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Metabolic Rate Energy Burned Calculator

Heat Transfer Engineering

Metabolic Rate Energy Burned Calculator and Formulas for Humans

When metabolic rates must be determined more accurately than is possible with tabulated data, physiological measurements with human subjects may be necessary. The rate of metabolic heat produced by the body is most accurately measured by the rate of respiratory oxygen consumption and carbon dioxide production. An empirical equation for metabolic rate is given by Nishi (1981):

Eq. 1
M = 567 ( 0.23 RQ + 0.77) QO2 / AD


M = metabolic rate, Btu/h·ft2
RQ = respiratory quotient; molar ratio of QCO2 exhaled to QO2 inhaled, dimensionless
QO2 = volumetric rate of oxygen consumption at conditions (STPD) of 32°F, 14.7 psi, ft3/h
AD = Activity metabolic rates Btu/h·ft2 (met), typical metabolic rates for an average adult
(AD = 19.6 ft2) for activities performed continuously. see: Metabolic Rate Thermal Energy Created by the Human Body

The exact value of the respiratory quotient RQ depends on a person’s activity, diet, and physical condition. It can be determined by measuring both carbon dioxide and oxygen in the respiratory airflows, or it can be estimated with reasonable accuracy.

A good estimate for the average adult is RQ = 0.83 for light or sedentary activities (M < 1.5 met), increasing proportionately to RQ = 1.0 for extremely heavy exertion (M = 5.0 met). Estimating RQ is generally sufficient for all except precision laboratory measurements because it does not strongly affect the value of the metabolic rate: a 10% error in estimating RQ results in an error of less than 3% in the metabolic rate.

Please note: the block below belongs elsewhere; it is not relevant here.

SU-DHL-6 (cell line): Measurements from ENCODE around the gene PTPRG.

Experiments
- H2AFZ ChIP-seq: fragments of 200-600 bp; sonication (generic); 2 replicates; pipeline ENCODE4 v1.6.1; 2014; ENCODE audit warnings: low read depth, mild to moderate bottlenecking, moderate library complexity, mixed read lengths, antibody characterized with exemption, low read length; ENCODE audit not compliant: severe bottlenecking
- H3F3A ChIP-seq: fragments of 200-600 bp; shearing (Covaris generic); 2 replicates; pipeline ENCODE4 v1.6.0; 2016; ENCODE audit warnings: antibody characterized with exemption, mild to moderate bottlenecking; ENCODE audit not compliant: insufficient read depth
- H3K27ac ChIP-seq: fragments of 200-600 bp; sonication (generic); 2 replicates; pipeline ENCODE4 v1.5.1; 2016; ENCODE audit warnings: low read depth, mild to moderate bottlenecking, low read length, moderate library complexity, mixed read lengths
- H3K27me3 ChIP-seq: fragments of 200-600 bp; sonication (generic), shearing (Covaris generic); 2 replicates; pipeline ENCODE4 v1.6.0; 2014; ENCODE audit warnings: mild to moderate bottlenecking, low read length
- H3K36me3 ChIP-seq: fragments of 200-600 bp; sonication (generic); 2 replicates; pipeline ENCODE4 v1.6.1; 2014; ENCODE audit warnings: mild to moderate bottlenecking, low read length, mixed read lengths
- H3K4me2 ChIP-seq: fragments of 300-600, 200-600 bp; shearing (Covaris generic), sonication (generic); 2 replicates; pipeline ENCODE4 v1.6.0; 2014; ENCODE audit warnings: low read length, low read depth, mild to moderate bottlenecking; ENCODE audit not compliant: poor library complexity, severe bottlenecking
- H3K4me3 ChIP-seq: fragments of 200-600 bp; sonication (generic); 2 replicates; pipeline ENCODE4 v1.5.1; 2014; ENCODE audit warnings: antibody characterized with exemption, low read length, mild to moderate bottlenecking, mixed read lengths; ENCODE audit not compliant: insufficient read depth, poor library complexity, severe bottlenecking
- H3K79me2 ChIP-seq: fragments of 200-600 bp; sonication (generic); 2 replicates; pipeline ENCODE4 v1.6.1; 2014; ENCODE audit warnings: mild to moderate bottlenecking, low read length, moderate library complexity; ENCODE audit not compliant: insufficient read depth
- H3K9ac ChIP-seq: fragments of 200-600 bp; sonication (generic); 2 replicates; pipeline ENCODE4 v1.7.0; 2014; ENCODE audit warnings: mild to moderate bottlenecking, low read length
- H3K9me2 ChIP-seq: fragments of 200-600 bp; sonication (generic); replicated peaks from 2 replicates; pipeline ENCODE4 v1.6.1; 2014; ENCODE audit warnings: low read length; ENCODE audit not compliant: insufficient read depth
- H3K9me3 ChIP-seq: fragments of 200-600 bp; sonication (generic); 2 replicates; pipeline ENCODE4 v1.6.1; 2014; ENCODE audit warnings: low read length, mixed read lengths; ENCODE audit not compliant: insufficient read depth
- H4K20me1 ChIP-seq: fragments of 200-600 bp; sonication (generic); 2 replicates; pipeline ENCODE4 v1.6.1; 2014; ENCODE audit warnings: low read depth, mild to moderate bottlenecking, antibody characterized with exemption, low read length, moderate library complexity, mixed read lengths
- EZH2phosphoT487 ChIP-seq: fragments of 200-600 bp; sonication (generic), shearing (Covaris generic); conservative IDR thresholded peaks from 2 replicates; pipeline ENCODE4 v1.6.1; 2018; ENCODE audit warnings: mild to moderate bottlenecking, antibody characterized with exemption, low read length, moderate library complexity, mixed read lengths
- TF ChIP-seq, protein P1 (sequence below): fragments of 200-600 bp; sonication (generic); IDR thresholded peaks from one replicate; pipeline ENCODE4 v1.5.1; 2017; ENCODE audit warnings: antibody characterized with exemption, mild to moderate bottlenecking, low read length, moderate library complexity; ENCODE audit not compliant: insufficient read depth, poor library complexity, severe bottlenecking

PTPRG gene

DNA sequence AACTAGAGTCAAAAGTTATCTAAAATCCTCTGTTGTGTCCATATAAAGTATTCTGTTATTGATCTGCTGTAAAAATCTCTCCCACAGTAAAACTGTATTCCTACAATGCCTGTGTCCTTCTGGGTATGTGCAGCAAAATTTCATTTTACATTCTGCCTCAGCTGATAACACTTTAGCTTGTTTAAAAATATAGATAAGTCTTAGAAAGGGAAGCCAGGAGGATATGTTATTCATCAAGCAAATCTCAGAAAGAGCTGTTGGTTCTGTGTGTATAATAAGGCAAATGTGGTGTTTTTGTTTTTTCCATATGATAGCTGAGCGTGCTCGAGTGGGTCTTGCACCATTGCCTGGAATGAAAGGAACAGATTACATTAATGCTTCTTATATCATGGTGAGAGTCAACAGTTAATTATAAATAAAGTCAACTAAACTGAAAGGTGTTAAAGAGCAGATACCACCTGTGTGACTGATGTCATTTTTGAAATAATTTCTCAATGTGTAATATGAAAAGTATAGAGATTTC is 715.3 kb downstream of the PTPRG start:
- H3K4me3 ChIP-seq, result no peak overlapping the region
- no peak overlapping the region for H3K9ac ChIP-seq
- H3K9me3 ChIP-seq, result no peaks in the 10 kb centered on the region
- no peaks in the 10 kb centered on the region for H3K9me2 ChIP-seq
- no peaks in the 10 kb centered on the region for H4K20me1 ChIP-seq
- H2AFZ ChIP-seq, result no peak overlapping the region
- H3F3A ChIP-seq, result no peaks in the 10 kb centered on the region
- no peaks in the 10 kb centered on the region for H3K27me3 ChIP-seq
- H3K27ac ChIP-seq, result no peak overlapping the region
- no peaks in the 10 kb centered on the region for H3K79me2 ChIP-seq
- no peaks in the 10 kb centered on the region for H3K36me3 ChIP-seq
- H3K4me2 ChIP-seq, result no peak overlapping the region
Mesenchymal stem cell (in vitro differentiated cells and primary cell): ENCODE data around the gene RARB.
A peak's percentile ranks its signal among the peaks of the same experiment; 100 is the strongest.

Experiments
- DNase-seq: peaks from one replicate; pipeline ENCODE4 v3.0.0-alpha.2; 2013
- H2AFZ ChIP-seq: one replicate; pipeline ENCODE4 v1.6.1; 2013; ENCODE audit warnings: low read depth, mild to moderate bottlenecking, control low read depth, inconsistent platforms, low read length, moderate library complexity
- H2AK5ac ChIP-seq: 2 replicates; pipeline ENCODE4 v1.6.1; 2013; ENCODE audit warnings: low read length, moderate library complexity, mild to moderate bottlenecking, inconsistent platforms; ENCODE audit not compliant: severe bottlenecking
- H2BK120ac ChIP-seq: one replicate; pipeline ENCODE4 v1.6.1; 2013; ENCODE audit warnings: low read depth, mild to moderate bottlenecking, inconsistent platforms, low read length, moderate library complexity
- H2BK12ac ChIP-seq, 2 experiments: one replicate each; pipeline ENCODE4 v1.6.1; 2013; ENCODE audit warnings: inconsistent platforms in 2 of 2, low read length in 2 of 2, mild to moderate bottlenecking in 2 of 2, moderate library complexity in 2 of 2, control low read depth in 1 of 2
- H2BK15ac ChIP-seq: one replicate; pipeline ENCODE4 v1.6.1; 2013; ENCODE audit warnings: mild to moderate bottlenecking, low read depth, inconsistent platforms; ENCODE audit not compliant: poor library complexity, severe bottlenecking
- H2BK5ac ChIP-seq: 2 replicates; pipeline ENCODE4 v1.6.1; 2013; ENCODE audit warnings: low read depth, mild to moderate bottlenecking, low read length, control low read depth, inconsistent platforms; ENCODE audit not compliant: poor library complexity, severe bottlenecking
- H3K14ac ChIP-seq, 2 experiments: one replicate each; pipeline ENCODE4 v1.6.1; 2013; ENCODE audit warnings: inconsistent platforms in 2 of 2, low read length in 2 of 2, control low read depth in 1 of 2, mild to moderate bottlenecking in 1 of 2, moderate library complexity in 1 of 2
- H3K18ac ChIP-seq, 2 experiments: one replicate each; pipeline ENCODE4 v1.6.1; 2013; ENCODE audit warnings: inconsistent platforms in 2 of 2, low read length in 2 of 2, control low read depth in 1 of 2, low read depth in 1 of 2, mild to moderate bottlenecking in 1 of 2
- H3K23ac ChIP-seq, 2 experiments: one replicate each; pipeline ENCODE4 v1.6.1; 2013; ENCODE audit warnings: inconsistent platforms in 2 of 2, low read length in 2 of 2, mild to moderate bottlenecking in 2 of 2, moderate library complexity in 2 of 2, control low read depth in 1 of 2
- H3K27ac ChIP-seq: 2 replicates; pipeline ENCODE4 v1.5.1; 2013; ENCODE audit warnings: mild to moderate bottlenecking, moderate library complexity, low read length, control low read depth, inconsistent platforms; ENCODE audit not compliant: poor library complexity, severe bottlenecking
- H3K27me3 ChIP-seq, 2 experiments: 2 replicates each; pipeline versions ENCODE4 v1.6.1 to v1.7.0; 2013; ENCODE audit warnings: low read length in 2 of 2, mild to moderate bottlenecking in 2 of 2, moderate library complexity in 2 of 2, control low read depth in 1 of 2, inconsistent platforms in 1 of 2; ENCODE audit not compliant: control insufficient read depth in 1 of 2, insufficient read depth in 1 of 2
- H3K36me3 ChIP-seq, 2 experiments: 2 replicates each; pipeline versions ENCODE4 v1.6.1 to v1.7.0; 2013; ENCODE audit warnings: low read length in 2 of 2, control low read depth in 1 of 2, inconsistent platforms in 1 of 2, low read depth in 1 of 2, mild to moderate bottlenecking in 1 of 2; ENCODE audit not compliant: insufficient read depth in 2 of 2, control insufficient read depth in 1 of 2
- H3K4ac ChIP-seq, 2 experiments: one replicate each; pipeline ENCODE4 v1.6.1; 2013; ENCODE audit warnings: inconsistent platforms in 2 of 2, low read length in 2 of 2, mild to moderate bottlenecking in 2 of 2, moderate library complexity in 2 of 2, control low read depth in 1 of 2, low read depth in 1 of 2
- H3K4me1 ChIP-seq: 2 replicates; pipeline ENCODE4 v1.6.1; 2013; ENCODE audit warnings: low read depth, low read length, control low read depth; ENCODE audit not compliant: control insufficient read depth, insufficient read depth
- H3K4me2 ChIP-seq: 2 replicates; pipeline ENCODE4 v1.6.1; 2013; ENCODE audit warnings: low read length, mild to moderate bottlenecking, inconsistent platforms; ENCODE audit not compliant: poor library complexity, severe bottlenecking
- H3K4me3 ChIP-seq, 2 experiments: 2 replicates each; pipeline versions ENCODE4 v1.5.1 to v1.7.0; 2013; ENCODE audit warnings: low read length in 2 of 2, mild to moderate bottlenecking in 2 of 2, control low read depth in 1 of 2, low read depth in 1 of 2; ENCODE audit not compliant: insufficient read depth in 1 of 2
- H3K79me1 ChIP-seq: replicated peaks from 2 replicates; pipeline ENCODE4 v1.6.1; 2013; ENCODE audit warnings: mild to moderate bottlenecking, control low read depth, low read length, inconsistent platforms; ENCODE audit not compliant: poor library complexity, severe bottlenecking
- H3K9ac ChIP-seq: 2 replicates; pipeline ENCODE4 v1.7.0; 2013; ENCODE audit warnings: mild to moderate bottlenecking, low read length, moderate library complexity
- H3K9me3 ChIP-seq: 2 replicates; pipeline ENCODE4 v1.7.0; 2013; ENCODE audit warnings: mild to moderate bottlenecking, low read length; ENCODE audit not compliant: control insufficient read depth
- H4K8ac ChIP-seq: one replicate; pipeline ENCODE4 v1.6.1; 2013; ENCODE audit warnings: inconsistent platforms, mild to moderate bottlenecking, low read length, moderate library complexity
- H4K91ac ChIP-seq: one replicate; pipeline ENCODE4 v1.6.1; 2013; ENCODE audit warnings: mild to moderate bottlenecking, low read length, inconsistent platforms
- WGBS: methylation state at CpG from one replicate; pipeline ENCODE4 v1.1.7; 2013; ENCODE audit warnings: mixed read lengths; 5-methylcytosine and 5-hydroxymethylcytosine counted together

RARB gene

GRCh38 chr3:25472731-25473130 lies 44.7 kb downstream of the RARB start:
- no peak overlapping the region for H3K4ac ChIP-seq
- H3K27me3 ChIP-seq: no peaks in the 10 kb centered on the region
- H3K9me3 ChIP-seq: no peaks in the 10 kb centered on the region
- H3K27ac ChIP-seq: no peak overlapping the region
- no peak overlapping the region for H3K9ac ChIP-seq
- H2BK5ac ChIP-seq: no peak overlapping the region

A second, much less accurate, method of estimating metabolic rate physiologically is to measure the heart rate. Table 1 shows the relationship between heart rate and oxygen consumption at different levels of physical exertion for a typical person. Once oxygen consumption is estimated from heart rate information, Equation (1) can be used to estimate the metabolic rate. Other factors that affect heart rate include physical condition, heat, emotional factors, and muscles used. Astrand and Rodahl (1977) show that heart rate is only a very approximate measure of metabolic rate and should not be the only source of information where accuracy is required.

Table 1 Heart Rate and Oxygen Consumption at Different Activity Levels

Level of Exertion
Heart Rate,
Oxygen Consumed,
Light work
Moderate work
90 to 110
1 to 2
Heavy work
110 to 130
2 to 3
Very heavy work
130 to 150
3 to 4
Extremely heavy work
150 to 170

Accuracy: Estimating metabolic rates is difficult. Values calculated as well as those given in the webpage Metabolic Rate Thermal Energy Created by the Human Body indicate metabolic rates only for the specific activities listed. Some entries give a range and some a single value, depending on the data source. The level of accuracy depends on the value of Mact and how well the activity can be defined. For well-defined activities with Mact< 1.5 met (e.g., reading). For values of Mact > 3, where a task is poorly defined or where there are various ways of performing a task (e.g., heavy machine work), the values may be in error by as much as ±50% for a given application. Engineering calculations should thus allow for potential variations.


1 met = 18.4 Btu/h· ft2 = 50 kcal/h ·m2.



2016 ASHRAE Handbook - HVAC Systems and Equipment, ASHRAE: 2016.